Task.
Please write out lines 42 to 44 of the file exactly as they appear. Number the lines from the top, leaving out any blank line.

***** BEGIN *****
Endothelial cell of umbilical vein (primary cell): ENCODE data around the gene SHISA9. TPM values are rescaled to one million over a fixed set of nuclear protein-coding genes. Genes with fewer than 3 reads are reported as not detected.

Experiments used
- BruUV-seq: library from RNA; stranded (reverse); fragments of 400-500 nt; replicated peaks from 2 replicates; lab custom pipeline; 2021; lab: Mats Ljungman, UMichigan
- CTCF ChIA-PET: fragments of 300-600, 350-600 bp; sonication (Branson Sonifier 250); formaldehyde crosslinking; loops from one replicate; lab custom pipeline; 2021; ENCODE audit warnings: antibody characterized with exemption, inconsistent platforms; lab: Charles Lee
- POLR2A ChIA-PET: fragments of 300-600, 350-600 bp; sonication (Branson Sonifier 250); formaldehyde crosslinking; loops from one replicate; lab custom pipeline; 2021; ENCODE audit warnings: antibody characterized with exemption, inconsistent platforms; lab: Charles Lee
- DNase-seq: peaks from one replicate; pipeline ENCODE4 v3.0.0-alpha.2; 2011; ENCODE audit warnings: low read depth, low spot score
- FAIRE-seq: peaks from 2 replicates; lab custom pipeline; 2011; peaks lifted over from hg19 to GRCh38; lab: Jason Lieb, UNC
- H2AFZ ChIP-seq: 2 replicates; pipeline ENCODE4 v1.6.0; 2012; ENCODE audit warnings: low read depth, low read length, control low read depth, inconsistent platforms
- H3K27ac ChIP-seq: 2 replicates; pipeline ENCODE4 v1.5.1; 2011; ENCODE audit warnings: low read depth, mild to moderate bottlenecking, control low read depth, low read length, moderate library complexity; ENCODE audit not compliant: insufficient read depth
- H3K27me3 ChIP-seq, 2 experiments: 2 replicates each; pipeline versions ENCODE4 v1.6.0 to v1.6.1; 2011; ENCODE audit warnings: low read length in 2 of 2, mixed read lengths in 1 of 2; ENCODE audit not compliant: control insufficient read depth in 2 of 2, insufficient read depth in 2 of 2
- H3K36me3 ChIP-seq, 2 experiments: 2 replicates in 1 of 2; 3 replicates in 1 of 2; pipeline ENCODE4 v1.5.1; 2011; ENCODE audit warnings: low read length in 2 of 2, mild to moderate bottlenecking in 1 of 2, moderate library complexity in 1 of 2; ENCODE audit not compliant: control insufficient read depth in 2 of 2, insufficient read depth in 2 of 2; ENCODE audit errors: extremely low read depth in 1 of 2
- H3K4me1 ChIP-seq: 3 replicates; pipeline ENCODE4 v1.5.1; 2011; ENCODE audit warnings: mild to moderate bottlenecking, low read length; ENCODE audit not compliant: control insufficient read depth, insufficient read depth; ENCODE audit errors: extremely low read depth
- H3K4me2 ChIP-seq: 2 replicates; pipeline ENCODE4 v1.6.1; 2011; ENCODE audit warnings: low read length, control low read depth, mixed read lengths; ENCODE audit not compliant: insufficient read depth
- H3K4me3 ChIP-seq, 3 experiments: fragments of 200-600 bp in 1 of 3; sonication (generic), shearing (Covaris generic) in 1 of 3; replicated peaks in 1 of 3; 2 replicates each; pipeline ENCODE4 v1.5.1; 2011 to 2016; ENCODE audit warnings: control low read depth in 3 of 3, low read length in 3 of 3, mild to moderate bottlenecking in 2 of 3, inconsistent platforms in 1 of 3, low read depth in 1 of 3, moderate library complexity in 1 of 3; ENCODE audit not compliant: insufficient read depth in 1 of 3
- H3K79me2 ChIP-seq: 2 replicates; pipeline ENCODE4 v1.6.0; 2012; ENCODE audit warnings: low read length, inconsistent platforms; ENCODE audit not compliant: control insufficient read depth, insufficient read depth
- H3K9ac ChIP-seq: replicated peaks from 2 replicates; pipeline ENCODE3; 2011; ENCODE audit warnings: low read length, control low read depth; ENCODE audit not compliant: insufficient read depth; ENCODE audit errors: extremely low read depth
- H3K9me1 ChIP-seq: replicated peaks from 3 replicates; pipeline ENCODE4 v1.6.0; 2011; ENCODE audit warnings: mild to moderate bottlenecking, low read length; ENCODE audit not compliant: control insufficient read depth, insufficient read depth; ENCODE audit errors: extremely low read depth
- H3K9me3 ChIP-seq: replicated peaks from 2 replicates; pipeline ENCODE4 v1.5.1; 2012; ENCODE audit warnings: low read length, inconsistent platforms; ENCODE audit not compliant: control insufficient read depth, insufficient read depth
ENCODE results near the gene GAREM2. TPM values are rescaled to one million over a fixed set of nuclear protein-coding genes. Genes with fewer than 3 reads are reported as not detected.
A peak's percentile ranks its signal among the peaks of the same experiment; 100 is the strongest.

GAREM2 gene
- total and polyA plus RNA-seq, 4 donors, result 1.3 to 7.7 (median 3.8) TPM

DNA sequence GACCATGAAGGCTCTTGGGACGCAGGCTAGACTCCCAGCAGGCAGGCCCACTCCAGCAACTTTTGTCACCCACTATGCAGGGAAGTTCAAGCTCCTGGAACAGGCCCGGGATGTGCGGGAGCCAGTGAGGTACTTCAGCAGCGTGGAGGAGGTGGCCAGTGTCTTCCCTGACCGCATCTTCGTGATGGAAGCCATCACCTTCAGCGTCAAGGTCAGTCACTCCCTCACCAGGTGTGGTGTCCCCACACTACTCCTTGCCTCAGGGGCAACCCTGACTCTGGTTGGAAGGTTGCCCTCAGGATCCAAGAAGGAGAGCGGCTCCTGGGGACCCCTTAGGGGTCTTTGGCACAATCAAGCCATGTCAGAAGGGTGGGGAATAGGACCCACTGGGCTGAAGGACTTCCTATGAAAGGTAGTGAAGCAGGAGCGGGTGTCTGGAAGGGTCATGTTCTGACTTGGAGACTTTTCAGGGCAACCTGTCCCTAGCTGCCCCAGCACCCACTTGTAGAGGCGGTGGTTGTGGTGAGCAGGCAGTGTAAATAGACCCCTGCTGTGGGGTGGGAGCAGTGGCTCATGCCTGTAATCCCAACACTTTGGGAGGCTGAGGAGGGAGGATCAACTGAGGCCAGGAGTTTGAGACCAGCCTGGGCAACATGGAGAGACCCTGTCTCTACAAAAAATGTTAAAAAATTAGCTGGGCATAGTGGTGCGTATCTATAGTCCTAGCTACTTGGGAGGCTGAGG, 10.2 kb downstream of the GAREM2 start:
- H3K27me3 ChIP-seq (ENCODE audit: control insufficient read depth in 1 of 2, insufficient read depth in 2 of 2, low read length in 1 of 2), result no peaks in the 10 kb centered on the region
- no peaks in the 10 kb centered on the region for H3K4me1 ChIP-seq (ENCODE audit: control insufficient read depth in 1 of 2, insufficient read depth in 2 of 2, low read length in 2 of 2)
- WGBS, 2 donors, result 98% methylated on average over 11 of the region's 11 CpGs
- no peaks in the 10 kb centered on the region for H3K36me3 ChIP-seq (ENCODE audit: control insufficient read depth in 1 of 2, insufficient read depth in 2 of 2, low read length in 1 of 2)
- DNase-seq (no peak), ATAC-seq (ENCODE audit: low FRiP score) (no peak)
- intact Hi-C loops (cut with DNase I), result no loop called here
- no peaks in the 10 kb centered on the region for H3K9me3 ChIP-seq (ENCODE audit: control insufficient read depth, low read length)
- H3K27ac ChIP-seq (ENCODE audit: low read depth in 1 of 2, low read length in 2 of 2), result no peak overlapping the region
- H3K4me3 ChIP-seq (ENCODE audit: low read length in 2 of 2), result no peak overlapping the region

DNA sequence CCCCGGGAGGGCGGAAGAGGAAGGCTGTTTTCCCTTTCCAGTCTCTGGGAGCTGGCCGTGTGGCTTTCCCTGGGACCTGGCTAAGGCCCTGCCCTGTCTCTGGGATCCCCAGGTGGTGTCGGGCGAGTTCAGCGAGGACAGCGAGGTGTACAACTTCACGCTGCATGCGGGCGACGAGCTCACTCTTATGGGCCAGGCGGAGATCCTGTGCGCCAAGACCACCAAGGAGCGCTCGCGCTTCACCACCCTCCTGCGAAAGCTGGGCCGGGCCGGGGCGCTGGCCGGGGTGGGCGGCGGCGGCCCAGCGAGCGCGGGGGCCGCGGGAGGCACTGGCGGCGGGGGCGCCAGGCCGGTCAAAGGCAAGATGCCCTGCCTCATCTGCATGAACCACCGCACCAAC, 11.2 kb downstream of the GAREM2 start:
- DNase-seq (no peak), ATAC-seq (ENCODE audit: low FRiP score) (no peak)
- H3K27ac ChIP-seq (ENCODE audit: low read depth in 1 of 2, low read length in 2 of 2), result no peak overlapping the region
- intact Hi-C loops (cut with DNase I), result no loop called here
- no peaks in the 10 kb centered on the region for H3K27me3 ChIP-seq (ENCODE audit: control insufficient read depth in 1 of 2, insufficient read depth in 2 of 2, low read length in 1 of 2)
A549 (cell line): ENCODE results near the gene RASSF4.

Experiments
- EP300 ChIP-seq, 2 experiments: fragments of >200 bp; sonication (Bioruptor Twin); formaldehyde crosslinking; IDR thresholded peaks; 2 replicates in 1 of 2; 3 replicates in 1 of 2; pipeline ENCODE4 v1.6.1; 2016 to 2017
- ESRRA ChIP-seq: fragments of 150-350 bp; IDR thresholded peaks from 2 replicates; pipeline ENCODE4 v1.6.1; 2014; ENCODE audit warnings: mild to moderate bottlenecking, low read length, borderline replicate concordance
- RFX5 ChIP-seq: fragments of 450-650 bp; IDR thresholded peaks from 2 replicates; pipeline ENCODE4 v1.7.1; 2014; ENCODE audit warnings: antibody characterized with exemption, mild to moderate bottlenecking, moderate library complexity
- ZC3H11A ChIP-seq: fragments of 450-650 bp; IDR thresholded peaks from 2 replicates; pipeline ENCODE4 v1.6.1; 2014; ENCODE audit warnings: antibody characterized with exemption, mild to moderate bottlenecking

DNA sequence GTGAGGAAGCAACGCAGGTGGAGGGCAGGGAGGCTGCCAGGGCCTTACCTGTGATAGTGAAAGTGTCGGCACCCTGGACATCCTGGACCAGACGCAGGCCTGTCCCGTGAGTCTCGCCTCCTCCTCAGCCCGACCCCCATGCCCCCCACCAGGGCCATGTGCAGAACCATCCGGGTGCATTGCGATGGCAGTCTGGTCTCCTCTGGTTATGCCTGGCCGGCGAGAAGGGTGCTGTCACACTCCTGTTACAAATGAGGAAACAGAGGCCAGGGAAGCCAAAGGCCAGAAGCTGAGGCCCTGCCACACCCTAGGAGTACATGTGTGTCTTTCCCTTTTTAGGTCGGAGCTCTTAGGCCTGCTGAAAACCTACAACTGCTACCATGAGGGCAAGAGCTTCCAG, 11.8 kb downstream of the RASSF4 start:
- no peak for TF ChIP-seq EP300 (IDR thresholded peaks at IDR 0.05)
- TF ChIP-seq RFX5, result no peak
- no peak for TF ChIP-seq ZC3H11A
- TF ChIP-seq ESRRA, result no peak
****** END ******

- RFX5 ChIP-seq: fragments of 450-650 bp; IDR thresholded peaks from 2 replicates; pipeline ENCODE4 v1.7.1; 2014; ENCODE audit warnings: antibody characterized with exemption, mild to moderate bottlenecking, moderate library complexity
- ZC3H11A ChIP-seq: fragments of 450-650 bp; IDR thresholded peaks from 2 replicates; pipeline ENCODE4 v1.6.1; 2014; ENCODE audit warnings: antibody characterized with exemption, mild to moderate bottlenecking

DNA sequence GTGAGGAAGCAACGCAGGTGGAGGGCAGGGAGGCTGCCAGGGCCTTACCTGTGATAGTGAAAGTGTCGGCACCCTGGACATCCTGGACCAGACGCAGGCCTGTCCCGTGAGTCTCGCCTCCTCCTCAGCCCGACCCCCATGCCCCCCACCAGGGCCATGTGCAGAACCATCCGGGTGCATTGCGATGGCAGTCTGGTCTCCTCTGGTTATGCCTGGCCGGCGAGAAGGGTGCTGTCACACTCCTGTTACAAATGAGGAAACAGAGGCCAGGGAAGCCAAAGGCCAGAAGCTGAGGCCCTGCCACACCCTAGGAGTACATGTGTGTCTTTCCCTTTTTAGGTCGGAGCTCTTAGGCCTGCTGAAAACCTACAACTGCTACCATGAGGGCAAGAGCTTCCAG, 11.8 kb downstream of the RASSF4 start: